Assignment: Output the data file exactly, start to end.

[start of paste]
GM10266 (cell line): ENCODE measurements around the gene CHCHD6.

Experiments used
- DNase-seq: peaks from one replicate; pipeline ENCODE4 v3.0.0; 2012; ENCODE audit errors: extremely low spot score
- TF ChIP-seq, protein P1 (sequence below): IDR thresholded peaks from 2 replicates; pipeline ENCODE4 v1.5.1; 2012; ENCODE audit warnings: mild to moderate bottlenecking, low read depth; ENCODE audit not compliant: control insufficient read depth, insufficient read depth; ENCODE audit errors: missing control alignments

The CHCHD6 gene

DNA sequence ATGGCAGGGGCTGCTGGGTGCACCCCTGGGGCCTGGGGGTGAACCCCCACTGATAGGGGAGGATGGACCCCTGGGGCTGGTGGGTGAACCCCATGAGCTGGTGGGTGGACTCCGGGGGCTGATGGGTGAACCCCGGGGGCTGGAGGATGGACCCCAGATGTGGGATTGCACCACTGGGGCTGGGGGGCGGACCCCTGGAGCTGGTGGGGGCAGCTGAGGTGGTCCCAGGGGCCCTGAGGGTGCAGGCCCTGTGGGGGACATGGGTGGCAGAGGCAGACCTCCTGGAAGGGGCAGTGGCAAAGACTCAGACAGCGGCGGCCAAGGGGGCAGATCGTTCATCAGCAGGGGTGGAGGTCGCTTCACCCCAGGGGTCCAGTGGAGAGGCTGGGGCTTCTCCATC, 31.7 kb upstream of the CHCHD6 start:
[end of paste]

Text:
GM10266 (cell line): ENCODE measurements around the gene CHCHD6.

Experiments used
- DNase-seq: peaks from one replicate; pipeline ENCODE4 v3.0.0; 2012; ENCODE audit errors: extremely low spot score
- TF ChIP-seq, protein P1 (sequence below): IDR thresholded peaks from 2 replicates; pipeline ENCODE4 v1.5.1; 2012; ENCODE audit warnings: mild to moderate bottlenecking, low read depth; ENCODE audit not compliant: control insufficient read depth, insufficient read depth; ENCODE audit errors: missing control alignments

The CHCHD6 gene

DNA sequence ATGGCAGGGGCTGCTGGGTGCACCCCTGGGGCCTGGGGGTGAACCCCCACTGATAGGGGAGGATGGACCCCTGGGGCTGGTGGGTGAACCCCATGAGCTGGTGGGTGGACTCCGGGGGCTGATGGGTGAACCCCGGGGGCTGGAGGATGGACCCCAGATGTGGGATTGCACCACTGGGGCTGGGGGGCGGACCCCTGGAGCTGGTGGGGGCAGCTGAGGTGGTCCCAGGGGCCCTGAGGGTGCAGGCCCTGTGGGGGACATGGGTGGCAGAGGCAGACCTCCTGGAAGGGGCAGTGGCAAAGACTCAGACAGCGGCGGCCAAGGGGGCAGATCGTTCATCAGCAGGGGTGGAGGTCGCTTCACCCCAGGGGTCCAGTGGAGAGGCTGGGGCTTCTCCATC, 31.7 kb upstream of the CHCHD6 start: